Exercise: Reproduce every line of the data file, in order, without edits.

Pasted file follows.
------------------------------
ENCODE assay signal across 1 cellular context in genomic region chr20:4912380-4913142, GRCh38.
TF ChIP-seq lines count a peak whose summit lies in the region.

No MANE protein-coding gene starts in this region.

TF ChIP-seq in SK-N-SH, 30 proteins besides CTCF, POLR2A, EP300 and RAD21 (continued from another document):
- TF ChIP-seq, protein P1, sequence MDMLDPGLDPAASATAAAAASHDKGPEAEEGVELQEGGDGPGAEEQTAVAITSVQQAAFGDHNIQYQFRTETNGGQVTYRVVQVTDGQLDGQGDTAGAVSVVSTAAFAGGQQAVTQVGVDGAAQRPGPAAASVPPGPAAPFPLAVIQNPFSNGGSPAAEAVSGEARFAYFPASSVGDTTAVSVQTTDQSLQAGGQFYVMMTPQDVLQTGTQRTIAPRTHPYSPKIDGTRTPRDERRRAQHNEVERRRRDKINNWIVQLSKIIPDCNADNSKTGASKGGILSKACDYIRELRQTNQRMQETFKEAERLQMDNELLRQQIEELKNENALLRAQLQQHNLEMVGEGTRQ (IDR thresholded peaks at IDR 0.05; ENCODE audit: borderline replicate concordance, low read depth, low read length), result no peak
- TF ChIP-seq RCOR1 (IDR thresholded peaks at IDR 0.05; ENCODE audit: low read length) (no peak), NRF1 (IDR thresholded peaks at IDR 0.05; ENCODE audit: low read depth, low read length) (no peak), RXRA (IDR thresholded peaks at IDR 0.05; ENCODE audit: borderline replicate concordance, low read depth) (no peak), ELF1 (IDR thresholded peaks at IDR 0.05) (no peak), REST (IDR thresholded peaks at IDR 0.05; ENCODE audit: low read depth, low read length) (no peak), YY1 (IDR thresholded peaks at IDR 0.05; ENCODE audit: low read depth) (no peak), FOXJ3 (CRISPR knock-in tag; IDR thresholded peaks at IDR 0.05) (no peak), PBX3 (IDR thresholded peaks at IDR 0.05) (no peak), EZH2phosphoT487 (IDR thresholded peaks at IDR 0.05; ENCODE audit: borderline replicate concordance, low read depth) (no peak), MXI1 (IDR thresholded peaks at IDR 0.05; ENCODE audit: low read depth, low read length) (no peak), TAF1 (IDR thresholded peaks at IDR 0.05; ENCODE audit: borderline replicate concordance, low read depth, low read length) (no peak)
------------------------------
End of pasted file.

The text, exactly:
ENCODE assay signal across 1 cellular context in genomic region chr20:4912380-4913142, GRCh38.
TF ChIP-seq lines count a peak whose summit lies in the region.

No MANE protein-coding gene starts in this region.

TF ChIP-seq in SK-N-SH, 30 proteins besides CTCF, POLR2A, EP300 and RAD21 (continued from another document):
- TF ChIP-seq, protein P1, sequence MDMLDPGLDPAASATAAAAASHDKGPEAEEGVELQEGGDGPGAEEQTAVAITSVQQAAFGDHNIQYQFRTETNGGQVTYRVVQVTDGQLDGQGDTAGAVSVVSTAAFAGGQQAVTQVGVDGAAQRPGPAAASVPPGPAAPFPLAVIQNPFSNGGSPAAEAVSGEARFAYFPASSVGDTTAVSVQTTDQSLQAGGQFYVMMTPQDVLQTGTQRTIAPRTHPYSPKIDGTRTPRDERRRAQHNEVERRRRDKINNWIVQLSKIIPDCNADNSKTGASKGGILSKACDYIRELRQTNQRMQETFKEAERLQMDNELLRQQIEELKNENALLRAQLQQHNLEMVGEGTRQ (IDR thresholded peaks at IDR 0.05; ENCODE audit: borderline replicate concordance, low read depth, low read length), result no peak
- TF ChIP-seq RCOR1 (IDR thresholded peaks at IDR 0.05; ENCODE audit: low read length) (no peak), NRF1 (IDR thresholded peaks at IDR 0.05; ENCODE audit: low read depth, low read length) (no peak), RXRA (IDR thresholded peaks at IDR 0.05; ENCODE audit: borderline replicate concordance, low read depth) (no peak), ELF1 (IDR thresholded peaks at IDR 0.05) (no peak), REST (IDR thresholded peaks at IDR 0.05; ENCODE audit: low read depth, low read length) (no peak), YY1 (IDR thresholded peaks at IDR 0.05; ENCODE audit: low read depth) (no peak), FOXJ3 (CRISPR knock-in tag; IDR thresholded peaks at IDR 0.05) (no peak), PBX3 (IDR thresholded peaks at IDR 0.05) (no peak), EZH2phosphoT487 (IDR thresholded peaks at IDR 0.05; ENCODE audit: borderline replicate concordance, low read depth) (no peak), MXI1 (IDR thresholded peaks at IDR 0.05; ENCODE audit: low read depth, low read length) (no peak), TAF1 (IDR thresholded peaks at IDR 0.05; ENCODE audit: borderline replicate concordance, low read depth, low read length) (no peak)